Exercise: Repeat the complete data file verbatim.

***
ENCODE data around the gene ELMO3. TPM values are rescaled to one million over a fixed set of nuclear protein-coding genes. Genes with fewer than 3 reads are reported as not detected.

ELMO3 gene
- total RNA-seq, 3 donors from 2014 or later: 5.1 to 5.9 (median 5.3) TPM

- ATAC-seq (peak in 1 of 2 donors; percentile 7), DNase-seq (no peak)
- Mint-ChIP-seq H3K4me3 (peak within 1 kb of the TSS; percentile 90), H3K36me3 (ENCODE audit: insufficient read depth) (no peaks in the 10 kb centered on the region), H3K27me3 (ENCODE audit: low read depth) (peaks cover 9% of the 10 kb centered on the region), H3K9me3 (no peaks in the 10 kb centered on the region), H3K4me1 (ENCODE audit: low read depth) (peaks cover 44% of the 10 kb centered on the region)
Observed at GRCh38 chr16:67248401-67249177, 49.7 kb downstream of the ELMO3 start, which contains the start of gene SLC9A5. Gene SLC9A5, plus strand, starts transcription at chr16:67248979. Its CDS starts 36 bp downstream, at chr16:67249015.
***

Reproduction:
ENCODE data around the gene ELMO3. TPM values are rescaled to one million over a fixed set of nuclear protein-coding genes. Genes with fewer than 3 reads are reported as not detected.

ELMO3 gene
- total RNA-seq, 3 donors from 2014 or later: 5.1 to 5.9 (median 5.3) TPM

- ATAC-seq (peak in 1 of 2 donors; percentile 7), DNase-seq (no peak)
- Mint-ChIP-seq H3K4me3 (peak within 1 kb of the TSS; percentile 90), H3K36me3 (ENCODE audit: insufficient read depth) (no peaks in the 10 kb centered on the region), H3K27me3 (ENCODE audit: low read depth) (peaks cover 9% of the 10 kb centered on the region), H3K9me3 (no peaks in the 10 kb centered on the region), H3K4me1 (ENCODE audit: low read depth) (peaks cover 44% of the 10 kb centered on the region)
Observed at GRCh38 chr16:67248401-67249177, 49.7 kb downstream of the ELMO3 start, which contains the start of gene SLC9A5. Gene SLC9A5, plus strand, starts transcription at chr16:67248979. Its CDS starts 36 bp downstream, at chr16:67249015.